[extropy-chat] Casimir Torque Project

Adrian Tymes wingcat at pacbell.net
Fri May 6 15:15:11 UTC 2005

--- Eugen Leitl <eugen at leitl.org> wrote:
> On Thu, May 05, 2005 at 06:01:31PM -0700, Adrian Tymes wrote:
> > --- Eugen Leitl <eugen at leitl.org> wrote:
> > > Kidding aside, have you considered functionalizing your
> > > You'd have
> > > to do wet chemistry for that, though, too.  
> > 
> > Define "functionalizing".  I'm just aiming for a discrete unit,
> Chemical functionalising, attaching functional groups to the surface
> of your
> discrete MEMS/NEMS part. By bringing such differently functionalized
> parts into
> proximity of your reaction site (e.g. by shuttling them on a plane
> surface) 
> you'd do chemistry by numeric control (mechanosynthesis).

No, I hadn't considered that.  While this particular unit would be no
good for that (if it works, it will just spin without manual control;
if it doesn't work, it will just sit there), I can see how the
techniques I'm doing would be applicable...although, at the scales I'm
building at, I'd wind up with chemistry in batches of hundreds of atoms
(and possibly not complete mixing, either) instead of doing things one
atom at a time.

Although...as part of the support for this experiment, to help make it
observable (actually seeing things, like whether a ring rotates, at
that scale is difficult to say the least - SEMs are not as easy to use
as optical microscopes), I came up with a system of gears that would in
turn rotate a part large enough to be seen optically (at 1000x or so,
near the limits of optical microscopy).  I think I see how I could use
said gears, if actively and selectively driven, to shuttle around pegs
on a board, where each peg would have a functionalized surface.  (At
one edge of the board would be mechanisms for scraping off the surface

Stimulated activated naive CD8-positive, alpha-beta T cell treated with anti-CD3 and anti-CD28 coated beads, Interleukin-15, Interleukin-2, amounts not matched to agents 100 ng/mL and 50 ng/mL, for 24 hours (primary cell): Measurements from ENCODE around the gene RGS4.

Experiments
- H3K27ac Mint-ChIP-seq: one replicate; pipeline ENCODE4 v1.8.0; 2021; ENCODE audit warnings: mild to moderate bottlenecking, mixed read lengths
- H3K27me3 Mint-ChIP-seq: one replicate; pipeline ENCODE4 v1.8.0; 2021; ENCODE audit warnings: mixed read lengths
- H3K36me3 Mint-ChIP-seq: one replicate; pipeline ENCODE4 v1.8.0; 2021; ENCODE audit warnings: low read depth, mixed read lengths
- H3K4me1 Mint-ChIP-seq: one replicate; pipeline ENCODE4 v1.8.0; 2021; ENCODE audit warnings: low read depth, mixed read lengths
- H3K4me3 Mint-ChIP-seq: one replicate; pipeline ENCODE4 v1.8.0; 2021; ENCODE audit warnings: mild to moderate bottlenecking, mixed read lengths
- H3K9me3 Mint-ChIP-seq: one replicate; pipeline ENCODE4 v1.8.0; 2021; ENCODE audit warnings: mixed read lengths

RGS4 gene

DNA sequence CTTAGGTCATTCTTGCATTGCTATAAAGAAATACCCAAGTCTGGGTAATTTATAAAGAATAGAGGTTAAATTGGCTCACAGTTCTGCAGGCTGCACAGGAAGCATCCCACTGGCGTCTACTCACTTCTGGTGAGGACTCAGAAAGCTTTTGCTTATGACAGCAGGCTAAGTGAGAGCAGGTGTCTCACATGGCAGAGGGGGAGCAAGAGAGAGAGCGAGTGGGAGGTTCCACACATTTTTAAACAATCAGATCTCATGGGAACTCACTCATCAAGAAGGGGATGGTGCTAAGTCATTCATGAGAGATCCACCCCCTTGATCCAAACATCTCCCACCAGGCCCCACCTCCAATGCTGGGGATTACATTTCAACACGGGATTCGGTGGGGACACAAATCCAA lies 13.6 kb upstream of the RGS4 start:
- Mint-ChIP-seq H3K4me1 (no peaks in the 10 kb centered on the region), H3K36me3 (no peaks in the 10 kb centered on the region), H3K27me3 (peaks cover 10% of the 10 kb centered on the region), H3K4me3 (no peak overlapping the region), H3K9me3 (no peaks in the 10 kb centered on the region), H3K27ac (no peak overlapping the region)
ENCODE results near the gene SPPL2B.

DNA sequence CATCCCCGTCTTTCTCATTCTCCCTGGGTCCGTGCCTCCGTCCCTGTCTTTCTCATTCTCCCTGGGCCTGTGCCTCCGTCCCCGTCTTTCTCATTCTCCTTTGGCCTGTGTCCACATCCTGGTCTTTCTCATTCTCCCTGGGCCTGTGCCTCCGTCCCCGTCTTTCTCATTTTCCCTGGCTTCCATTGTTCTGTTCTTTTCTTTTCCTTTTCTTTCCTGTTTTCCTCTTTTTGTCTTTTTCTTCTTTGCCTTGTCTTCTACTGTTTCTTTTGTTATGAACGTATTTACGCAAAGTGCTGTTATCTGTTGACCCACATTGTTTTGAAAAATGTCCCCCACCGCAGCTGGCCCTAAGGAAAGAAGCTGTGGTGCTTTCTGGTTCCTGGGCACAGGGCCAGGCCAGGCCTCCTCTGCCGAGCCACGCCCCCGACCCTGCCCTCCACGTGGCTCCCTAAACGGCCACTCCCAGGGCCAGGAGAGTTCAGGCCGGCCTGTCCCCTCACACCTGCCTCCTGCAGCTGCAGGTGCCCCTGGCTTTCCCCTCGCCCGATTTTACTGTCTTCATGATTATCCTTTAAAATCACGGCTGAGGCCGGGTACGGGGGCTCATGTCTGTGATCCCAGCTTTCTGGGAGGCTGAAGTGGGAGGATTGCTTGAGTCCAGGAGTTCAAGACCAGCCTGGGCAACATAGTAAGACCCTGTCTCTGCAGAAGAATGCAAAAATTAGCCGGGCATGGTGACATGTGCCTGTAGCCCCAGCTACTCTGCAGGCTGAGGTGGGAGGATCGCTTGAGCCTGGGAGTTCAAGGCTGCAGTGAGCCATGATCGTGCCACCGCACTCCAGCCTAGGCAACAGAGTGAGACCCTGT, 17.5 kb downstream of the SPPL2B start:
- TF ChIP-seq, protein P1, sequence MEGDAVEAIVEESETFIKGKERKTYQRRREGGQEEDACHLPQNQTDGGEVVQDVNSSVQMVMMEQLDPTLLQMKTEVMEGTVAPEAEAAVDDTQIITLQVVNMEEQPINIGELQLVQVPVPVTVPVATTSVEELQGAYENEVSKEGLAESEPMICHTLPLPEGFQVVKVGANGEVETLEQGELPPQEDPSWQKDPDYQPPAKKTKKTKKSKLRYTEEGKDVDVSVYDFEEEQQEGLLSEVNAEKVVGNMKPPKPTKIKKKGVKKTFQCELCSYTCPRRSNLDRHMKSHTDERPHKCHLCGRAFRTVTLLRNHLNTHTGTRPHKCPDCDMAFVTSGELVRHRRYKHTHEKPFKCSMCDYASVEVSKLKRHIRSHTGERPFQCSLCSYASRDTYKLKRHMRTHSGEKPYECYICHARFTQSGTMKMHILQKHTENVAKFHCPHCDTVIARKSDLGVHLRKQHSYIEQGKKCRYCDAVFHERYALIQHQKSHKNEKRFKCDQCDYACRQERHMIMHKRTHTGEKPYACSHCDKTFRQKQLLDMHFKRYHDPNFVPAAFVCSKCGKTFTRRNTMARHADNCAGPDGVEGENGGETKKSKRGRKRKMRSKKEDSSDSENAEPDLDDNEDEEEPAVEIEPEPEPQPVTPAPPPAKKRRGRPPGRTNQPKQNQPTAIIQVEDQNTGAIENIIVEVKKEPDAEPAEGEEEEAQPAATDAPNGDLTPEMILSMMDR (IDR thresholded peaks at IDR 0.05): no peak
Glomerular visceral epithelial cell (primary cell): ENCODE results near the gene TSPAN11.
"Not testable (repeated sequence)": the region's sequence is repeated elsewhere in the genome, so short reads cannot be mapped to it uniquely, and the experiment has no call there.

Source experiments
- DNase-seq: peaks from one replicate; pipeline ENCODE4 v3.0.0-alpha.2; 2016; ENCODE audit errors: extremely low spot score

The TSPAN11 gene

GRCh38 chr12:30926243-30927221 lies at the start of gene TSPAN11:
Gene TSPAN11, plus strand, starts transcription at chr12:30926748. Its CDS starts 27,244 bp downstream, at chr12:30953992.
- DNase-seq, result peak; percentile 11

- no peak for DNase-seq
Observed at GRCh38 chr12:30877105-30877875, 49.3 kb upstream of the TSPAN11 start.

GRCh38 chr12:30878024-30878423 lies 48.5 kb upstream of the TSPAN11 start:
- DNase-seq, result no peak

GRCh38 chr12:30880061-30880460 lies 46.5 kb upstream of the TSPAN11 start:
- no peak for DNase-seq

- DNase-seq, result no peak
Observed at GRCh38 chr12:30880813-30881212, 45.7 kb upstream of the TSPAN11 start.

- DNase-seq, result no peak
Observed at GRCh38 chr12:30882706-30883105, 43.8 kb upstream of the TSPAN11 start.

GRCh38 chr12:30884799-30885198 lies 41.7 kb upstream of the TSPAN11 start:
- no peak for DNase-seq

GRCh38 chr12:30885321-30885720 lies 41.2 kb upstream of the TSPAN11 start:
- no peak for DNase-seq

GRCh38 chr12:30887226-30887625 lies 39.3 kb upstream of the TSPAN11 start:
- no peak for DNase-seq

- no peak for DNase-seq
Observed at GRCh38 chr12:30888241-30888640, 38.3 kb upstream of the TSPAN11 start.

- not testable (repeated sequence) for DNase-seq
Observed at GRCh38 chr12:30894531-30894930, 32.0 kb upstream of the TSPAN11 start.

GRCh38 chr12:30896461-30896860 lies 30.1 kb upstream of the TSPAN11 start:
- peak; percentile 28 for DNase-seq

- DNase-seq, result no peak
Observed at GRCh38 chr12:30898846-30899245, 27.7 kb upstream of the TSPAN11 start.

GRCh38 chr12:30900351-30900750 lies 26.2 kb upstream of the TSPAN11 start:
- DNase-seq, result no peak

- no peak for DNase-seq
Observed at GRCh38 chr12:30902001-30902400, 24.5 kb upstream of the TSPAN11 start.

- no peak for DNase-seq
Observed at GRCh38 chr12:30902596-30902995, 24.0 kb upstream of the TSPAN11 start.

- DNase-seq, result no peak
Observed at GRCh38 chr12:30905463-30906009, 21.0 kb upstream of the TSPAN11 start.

of the pegs and re-functionalizing them.)  If you had two of these
boards, face to face, at controllable separations, you could possibly
do something like mechanosynthesis.  (You'd need the control the board
separation in all three dimensions, so that you could have a peg on one
board tap a peg on another board on top or on the sides.)

Hmm...sorry if that doesn't make much sense.  And I can see a few
problems with it already (like, depositing new chemicals that you want
to interact on only the desired regions of a peg, once you start
seriously building up...although if you could remove unreacted material
but not reacted material after the reaction, that wouldn't be as much
of a problem).

> > interacting with the outside world only by providing a (near)
> constant
> > voltage differential between two areas on its surface, built by
> > traditional top-down approaches.
> While direct writing as a pure top-down technique scales from macro
> to nano,
> you can also combine top-down and bottom-up (such as functionalizing
> ~nm parts).

This is true.  Arguably, I am using at least one bottom-up step, to
deposit metal into holes that have previously been formed.  However,
the steps that control the actual shape of the device are all top-down.

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